Why are these lights so bright?
Did we get hitched last night?
Dressed up like Elvis
Why am I wearing your class ring?
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Little Church of the West in Vegas - site of hundreds of thousands
If there is one thing that we have learned with absolute certainty from the official “Waking Up in Vegas” music video, it is that Katy Perry has huge breasts. Multiple costume changes occurring throughout the brief, cinematic romp have the pop diva donning outfits that run the full gamut of pomp and informality, with the one constant running through most being the emphasis on the pop diva’s ample cleavage. They may lead one to assume that “Waking Up in Vegas” is actually a song about Katy Perry’s ample bust, but a close analysis of the lyrics reveals to us that this is not so. Well, not too
close an analysis, let’s be honest here. Katy Perry’s lyrics are never going to be called Dylanesque
Perry’s song takes the “what happens in Vegas stays in Vegas” archetypes of drunken debauchery, high-risk gambling, and bad decisions, and does absolutely nothing new with it. It’s one more rhinestone studded cliché for the Vegas vault, so shallowly peppy that one can almost hear the inevitable parodies waiting somewhere in the wings of the not-too-distant future. Songs like this are made to have the shelf life of raw sea scallops, imbued with a kind of cheery vapidity. And yet, despite being fully aware of this, it’s damn near impossible to not bop one’s head and sing along with it. The hell with it. Why try? As far as mind control goes, this is a rather innocuous form, so why not let it go and just DANCE?
The Strip at night
(thanks, Rob Young)
Truth is, there are really only two choices in how to present a song, movie, or book about Vegas. One can either glorify the wastefully indulgent hedonism, or else show the nasty after-effects of that hedonism. Drug addiction, ruined relationships, and prostituting oneself for cab fare are not, presently, particularly popular subjects for pop songs, so Perry really only had one direction to go in.
How did Vegas become such a cesspool of sin, overconsumption, and good old fashioned fun? This is a question we often forget to ask ourselves. The city stands today like some kind of monument to a civilization as old as America itself, perhaps older, a place carved out of the desert by Satan in the ages before humanity crawled forth from the primordial ooze to wreak havoc on the planet. But it was not Satan, my friends. No, if there is anyone to blame/praise, it’s President Herbert Hoover.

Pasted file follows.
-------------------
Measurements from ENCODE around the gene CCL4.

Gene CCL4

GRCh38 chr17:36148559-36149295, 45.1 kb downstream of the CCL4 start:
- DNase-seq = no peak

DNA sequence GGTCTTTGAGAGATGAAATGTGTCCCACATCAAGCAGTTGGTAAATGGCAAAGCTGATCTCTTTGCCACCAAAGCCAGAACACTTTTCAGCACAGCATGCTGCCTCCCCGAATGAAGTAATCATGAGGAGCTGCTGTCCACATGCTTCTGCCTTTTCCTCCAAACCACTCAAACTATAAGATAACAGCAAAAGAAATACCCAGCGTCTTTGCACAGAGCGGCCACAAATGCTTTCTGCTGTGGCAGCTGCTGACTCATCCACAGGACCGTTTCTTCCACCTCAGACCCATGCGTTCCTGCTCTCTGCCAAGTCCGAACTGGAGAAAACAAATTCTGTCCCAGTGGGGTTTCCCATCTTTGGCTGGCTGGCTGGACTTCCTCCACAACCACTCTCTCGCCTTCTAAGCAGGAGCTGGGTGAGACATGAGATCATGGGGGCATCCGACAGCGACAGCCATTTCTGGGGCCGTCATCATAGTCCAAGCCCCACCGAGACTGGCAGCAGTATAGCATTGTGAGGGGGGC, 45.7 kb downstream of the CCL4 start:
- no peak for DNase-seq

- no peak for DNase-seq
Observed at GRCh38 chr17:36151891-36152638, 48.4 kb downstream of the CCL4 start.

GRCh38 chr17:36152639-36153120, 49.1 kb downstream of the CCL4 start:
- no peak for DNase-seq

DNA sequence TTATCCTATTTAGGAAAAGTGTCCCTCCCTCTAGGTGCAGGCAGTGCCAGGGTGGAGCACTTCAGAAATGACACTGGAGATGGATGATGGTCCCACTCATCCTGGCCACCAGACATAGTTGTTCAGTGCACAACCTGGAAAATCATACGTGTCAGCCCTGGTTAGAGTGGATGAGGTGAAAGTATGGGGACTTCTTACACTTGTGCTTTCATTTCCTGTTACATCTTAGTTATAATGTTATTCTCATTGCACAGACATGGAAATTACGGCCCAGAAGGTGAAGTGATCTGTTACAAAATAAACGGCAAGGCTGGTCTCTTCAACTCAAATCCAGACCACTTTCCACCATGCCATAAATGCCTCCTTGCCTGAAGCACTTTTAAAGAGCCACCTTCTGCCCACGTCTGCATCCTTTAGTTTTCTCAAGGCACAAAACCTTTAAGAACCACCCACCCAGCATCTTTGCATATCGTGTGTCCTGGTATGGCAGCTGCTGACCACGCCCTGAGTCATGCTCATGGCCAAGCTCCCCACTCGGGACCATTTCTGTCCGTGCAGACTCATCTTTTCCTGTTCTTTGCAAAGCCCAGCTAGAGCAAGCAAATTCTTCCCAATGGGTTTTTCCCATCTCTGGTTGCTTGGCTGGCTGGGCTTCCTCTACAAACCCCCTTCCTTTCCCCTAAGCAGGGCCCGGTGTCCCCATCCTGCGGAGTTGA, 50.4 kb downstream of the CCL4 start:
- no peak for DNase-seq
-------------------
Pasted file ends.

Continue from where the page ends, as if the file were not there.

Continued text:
In the year 1930, as part of the effort to alleviate the national pain caused by the Great Depression, Hoover signed the bill to build what would eventually become known as Hoover Dam (originally called the Boulder Dam). By 1931, the Las Vegas population had swelled fivefold, reaching 25,000 citizens of which most were men traveling there for the construction jobs.
Hard working men need entertainment, of course, and so a strange triad of businessmen, Mormon financiers, and Mafiosos conspired together to
swindle the workers’ money
keep the boys relaxed and happy by building casinos and showgirl houses. The Nevada state legislature made sure to pitch in by legalizing gambling on the local level.
(thanks, Jeffrey Katz)
The honest work dried up some in 1935 after the dam was completed, but the finalized construction enables electricity on a mass scale, which opened a whole new boom for the blossoming Sin City. Hoover Dam and Lake Mead became major tourist destinations. This development spurred the city’s growth as a place to abide the varied tastes of travelers, leading us to the modern age where Vegas glitters like a neon sore in the desert, sucking the water from the land like a radioactive vampire.
There is only one Vegas, at least as far as the United States goes. Love it or hate, life would be a little less happy without it. Even for those who will never indulge, there is a certain comfort in having this inexplicable sanctuary from sound decision-making and environmental ethics. It’s like a place where one can go and pretend that the rest of the world isn’t happening, even if just for a little while.
Katy Perry captures the city’s mythologized myopia perfectly in “Waking Up in Vegas.” Really, the experience of the song is sort of a microcosm of its subject. You jump into the tune, indulge beyond the bounds of normal decency, and then creep away in silence hoping that no one saw the terribly embarrassing things you’d just done. It’s okay to let down your dignity now and then and act a fool. It may even be necessary to the human condition. That’s the lesson to take away from this pop tune. Well, that, and the fact that Katy Perry has really big breasts.
~ Jeff Suwak
Songplaces contributor Jeff Suwak is a writer and editor living in the Pacific Northwest. He is the author of the novella "Beyond the Tempest Gate" and various works of short fiction. He also writes for The Prague Revue. He loves being berated on Twitter @JeffSuwak and receiving visitors at jeffsuwak.com.
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